At the same time, the CNG powered car still offers the smooth, quiet operation of gasoline engine, as well as its wide rev range. Couple that with an extremely nice interior, great build quality and top-notch suspension (the G-TEC, unlike other lower-powered Octavias, gets a multi-link axle in the rear), and you should have a clear winner on your hands. Even when I take into consideration that no real-life G-TEC will look like my press tester, which came as a top-trim Elegance model complete with navigation, automatic parking, lane assist, adaptive cruise control, heated leather seats front and rear, power everything including seats and tailgate etc., the car that is likely to get ordered by a typical customer (some mid-trim level with only a few options, costing maybe $25,000 with VAT and not $40k with VAT like the tested example) will look and function pretty well for what it is.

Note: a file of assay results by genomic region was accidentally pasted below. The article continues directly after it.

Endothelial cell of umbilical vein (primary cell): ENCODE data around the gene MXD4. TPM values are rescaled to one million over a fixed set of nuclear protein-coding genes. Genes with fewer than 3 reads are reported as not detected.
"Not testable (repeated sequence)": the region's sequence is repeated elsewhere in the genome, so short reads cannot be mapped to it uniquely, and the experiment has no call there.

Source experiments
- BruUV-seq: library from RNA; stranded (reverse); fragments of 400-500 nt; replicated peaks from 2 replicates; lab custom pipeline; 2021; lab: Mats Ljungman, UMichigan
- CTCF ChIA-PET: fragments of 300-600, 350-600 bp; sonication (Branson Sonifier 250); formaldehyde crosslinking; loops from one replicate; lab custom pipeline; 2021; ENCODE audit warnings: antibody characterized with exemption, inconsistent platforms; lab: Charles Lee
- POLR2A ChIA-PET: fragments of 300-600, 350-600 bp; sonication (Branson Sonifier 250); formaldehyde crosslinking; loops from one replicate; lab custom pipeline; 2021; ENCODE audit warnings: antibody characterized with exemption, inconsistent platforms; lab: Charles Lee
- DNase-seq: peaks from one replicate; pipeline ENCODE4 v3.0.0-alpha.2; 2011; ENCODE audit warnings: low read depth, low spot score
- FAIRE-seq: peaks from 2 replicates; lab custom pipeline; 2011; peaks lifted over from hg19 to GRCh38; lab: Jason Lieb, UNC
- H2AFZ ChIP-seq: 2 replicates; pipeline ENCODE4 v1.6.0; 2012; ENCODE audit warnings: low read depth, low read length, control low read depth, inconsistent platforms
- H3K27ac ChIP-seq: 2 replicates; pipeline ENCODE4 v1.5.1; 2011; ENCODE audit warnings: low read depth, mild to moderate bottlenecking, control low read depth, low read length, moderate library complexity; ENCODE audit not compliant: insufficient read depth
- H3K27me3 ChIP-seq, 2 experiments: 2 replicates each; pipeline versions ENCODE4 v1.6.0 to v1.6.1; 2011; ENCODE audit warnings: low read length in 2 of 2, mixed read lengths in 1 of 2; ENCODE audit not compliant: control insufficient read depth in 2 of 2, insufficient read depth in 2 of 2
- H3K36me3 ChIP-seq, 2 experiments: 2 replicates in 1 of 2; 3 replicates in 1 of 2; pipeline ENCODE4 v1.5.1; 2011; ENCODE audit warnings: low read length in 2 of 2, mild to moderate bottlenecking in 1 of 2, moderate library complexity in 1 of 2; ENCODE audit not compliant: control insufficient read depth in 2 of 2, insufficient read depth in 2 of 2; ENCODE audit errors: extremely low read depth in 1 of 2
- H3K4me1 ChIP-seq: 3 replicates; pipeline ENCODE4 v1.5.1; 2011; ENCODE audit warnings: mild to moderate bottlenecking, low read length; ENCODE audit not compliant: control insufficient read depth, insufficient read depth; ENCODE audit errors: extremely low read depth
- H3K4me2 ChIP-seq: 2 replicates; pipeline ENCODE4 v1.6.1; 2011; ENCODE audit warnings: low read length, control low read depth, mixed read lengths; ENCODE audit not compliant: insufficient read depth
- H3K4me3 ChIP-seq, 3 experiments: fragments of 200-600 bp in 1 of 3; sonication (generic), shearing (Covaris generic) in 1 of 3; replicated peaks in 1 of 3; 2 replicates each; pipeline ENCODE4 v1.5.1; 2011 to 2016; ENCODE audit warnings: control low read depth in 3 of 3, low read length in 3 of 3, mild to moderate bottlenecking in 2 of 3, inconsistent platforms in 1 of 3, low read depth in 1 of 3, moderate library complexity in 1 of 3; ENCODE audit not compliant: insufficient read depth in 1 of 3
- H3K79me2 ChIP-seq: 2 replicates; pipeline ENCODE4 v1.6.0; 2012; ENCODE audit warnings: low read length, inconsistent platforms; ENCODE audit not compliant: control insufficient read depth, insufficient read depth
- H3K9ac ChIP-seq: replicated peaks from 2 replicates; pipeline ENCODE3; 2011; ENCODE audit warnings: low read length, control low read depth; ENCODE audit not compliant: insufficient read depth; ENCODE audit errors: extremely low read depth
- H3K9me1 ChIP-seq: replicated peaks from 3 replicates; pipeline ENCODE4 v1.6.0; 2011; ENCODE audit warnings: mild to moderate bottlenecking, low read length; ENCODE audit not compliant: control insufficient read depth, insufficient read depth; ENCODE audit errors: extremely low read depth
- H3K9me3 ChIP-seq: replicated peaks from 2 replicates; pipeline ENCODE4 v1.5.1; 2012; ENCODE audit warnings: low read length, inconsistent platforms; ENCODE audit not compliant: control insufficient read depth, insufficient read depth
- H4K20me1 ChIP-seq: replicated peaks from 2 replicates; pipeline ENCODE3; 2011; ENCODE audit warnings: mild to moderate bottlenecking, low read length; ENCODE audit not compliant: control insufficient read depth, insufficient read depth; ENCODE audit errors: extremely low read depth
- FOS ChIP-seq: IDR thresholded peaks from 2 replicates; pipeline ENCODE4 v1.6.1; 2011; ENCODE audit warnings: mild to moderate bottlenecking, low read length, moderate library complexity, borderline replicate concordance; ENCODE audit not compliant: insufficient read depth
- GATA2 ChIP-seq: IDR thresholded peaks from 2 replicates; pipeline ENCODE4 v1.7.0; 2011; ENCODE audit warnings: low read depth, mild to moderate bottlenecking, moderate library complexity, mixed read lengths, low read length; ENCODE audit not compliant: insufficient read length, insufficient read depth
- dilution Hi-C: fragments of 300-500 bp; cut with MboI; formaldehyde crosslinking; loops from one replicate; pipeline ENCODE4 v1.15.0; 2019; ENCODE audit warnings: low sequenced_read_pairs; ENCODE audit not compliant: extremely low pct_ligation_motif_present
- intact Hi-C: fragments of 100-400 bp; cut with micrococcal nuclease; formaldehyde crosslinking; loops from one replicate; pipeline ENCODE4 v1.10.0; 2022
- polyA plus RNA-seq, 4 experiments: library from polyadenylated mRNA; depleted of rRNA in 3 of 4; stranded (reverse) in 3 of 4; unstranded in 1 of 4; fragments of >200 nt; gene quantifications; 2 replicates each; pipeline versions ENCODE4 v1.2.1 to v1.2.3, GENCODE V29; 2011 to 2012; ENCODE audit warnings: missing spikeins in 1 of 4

The downside? Lack of power. Turns out there’s more to G-TEC’s modifications than just adding a second system, and it’s not just a different mapping, either. The company doesn’t talk about it much in its PR materials, but the G-TEC engine has a different camshaft and a different turbocharger from the gasoline version, thus slashing both power and torque curves. The result is a car that is, in real-life, slower than the lesser 1.2 TSI version, with power and torque seriously lacking in low rev-range.